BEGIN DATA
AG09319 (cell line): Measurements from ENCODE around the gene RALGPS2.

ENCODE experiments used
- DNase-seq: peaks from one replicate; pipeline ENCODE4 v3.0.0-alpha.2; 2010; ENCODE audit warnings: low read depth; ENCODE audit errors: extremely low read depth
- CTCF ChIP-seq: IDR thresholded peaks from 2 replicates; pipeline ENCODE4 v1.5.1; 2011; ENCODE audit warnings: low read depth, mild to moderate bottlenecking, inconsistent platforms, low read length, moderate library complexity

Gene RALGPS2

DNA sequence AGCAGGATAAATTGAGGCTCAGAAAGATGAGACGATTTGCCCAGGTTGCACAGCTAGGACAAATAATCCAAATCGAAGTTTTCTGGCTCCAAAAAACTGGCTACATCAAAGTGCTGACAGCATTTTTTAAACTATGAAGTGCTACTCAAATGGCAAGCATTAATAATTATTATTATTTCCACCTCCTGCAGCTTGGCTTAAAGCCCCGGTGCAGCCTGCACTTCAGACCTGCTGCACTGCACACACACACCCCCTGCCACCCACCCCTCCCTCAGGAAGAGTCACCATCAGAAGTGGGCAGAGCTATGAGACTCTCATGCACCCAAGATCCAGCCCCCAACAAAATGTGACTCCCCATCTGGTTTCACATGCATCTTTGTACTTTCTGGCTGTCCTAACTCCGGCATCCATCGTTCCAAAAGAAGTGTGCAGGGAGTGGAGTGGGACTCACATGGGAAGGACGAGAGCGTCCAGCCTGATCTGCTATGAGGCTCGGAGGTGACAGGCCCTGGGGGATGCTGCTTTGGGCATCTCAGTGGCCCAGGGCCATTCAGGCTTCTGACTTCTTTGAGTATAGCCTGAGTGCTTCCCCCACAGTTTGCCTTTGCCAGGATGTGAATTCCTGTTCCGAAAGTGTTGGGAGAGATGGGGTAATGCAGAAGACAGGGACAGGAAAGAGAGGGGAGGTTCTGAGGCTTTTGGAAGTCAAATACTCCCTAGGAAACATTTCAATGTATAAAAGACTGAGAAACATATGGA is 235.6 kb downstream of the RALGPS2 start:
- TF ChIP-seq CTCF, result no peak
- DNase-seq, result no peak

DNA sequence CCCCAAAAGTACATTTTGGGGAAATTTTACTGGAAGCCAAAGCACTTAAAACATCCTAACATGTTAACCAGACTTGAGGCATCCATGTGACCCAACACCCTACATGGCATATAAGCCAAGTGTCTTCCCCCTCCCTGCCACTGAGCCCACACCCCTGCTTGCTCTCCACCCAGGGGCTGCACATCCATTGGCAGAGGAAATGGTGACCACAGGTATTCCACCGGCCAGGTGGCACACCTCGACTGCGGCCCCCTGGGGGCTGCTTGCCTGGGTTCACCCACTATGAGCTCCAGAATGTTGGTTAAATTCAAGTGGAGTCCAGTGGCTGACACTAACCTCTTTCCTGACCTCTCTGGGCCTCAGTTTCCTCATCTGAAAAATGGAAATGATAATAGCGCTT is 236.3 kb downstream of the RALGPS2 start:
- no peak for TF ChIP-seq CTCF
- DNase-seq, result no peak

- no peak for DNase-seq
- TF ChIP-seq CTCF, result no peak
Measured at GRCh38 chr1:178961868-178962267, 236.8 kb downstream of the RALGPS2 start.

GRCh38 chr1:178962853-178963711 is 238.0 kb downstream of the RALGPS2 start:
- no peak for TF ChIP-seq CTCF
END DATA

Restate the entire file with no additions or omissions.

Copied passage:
AG09319 (cell line): Measurements from ENCODE around the gene RALGPS2.

ENCODE experiments used
- DNase-seq: peaks from one replicate; pipeline ENCODE4 v3.0.0-alpha.2; 2010; ENCODE audit warnings: low read depth; ENCODE audit errors: extremely low read depth
- CTCF ChIP-seq: IDR thresholded peaks from 2 replicates; pipeline ENCODE4 v1.5.1; 2011; ENCODE audit warnings: low read depth, mild to moderate bottlenecking, inconsistent platforms, low read length, moderate library complexity

Gene RALGPS2

DNA sequence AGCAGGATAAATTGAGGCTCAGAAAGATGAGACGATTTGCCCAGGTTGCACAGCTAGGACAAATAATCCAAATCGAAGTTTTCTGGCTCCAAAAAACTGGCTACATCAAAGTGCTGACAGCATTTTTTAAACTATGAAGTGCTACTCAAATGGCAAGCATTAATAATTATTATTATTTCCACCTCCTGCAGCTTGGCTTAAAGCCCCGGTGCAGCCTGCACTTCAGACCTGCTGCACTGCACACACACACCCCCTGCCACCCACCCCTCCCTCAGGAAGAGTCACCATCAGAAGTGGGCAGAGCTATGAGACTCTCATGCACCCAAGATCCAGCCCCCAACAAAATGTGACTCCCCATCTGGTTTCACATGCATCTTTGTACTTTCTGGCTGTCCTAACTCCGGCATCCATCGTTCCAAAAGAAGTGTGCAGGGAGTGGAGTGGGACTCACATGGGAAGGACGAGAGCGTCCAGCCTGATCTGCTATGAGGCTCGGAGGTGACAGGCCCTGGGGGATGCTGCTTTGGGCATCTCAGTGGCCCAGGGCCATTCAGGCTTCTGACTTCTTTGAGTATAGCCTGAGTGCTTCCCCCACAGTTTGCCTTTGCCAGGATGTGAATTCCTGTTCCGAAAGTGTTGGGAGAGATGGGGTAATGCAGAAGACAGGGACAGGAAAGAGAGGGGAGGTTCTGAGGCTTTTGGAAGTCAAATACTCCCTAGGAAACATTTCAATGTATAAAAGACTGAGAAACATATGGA is 235.6 kb downstream of the RALGPS2 start:
- TF ChIP-seq CTCF, result no peak
- DNase-seq, result no peak

DNA sequence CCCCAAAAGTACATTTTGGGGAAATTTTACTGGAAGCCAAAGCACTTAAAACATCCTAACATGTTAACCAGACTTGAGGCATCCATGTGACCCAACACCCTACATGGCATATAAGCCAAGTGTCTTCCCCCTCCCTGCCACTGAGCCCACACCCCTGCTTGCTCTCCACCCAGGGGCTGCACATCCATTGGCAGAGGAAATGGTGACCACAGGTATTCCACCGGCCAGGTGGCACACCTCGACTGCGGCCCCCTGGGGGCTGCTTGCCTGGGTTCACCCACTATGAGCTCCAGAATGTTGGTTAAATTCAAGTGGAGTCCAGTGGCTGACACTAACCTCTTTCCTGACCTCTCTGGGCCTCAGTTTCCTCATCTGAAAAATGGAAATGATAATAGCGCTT is 236.3 kb downstream of the RALGPS2 start:
- no peak for TF ChIP-seq CTCF
- DNase-seq, result no peak

- no peak for DNase-seq
- TF ChIP-seq CTCF, result no peak
Measured at GRCh38 chr1:178961868-178962267, 236.8 kb downstream of the RALGPS2 start.

GRCh38 chr1:178962853-178963711 is 238.0 kb downstream of the RALGPS2 start:
- no peak for TF ChIP-seq CTCF